(b) If the complaint is filed outside the NCR and is not cognizable by the MTCs/MeTCs/MCTCs, the ruling of the OPP may be appealable by way of petition for review before the SOJ, which ruling shall be with finality;

(c) If the complaint is filed within the NCR and is cognizable by the MTCs/MeTCs/MCTCs, the ruling of the Office of the City Prosecutor (OCP) may be appealable by way of petition for review before the Prosecutor General, whose ruling shall be with finality;

(d) If the complaint is filed within the NCR and is not cognizable by the MTCs/MeTCs/MCTCs, the ruling of the OCP may be appealable by way of petition for review before tlle SOJ, whose ruling shall be with finality;

(e) Provided, that in instances covered by (a) and (c), the SOJ may, pursuant to his power of control and supervision over the entire NPS, review, modify, or reverse the ruling of the ORP or the Prosecutor General, as the case may be.[36]

In the present case, Urmaza lodged the criminal complaint for Intriguing Against Honor and/or Oral Defamation against Domingo before the OPP in Tayug, Pangasinan – hence, outside the NCR. Both crimes are cognizable by the MTCs/MeTCs/MCTCs.[37] Pursuant to the guidelines set forth above, the ruling of the ORP with regard to Urmaza’s appeal should be deemed final and thus, may already be elevated to the courts. Hence, based solely on this ground, the CA could take cognizance of the certiorari petition and resolve the case on the merits.

However, records reveal that Urmaza failed to state the material dates showing when she filed the motions for reconsideration both from the February 13, 2017 and April 26, 2017 Resolutions of the ORP. Relative to this, Section 3, Rule 46 of the Rules of Court states:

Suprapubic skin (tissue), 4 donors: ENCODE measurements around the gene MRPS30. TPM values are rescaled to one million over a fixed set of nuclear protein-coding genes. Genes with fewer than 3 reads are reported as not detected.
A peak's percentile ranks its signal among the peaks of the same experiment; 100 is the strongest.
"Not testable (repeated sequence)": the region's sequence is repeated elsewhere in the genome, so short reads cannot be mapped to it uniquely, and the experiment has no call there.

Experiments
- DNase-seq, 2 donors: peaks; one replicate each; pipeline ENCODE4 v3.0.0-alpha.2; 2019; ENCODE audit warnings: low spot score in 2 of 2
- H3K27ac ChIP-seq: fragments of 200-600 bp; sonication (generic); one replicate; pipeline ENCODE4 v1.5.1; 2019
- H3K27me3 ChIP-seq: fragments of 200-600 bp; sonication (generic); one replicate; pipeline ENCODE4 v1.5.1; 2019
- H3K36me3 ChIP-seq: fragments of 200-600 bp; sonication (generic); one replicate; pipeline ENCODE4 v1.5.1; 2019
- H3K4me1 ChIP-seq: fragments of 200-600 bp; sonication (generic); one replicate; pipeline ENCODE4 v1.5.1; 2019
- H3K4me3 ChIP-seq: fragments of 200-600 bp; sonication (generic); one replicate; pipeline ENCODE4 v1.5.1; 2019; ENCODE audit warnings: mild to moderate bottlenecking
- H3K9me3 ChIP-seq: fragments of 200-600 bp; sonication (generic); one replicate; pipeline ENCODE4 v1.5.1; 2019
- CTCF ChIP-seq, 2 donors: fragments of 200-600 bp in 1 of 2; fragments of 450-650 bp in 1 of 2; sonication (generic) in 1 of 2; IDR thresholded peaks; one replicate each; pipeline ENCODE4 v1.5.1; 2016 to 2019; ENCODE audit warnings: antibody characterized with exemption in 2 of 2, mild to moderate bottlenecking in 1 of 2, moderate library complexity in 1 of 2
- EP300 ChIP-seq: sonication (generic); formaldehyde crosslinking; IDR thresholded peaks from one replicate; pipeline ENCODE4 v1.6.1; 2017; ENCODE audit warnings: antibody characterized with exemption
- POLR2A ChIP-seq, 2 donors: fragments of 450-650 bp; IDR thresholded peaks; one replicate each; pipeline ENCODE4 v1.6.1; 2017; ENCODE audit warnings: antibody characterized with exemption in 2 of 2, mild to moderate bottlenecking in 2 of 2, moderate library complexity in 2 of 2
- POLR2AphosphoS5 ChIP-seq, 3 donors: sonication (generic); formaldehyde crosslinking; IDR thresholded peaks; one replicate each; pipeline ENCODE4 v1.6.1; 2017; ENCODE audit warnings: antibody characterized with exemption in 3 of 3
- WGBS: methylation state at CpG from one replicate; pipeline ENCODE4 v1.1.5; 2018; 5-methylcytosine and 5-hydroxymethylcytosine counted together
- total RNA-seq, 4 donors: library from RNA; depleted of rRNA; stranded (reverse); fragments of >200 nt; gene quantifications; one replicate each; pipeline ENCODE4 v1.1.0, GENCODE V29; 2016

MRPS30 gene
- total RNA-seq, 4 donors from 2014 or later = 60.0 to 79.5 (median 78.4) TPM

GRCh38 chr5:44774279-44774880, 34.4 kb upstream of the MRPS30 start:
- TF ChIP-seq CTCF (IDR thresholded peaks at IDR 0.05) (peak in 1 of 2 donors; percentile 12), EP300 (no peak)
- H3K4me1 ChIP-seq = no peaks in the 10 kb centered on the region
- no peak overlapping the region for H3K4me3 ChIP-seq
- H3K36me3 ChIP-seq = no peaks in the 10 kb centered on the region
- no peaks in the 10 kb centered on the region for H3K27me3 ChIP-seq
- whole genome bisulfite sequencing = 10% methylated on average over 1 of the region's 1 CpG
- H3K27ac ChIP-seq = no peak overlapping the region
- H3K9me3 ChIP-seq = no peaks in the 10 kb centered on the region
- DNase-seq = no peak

Section 3. Contents and filing of petition; effect of non-compliance with requirements. – x x x

In actions filed under Rule 65, the petition shall further indicate the material dates showing when notice of the judgment or final order or resolution subject thereof was received, when a motion for new trial or reconsideration, if any, was filed and when notice of the denial thereof was received.

x x x x

The failure of the petitioner to comply with any of the foregoing requirements shall be sufficient ground for the dismissal of the petition. (Underscoring supplied )

In light of the foregoing procedural infirmity, there was no way for the CA to determine whether the petition for certiorari was filed within the 60-day reglementary period[38] prescribed under the Rules of Court or if the same was filed out of time. As such, the CA cannot be faulted for dismissing her petition outright.

In any event, assuming that the petition for certiorari had been filed on time and in view of Urmaza’s prayer for a resolution of the case on the merits, the Court shall endeavor to resolve the substantive issues to prevent further delays in the disposition of the case and to better serve the ends of justice.[39]

II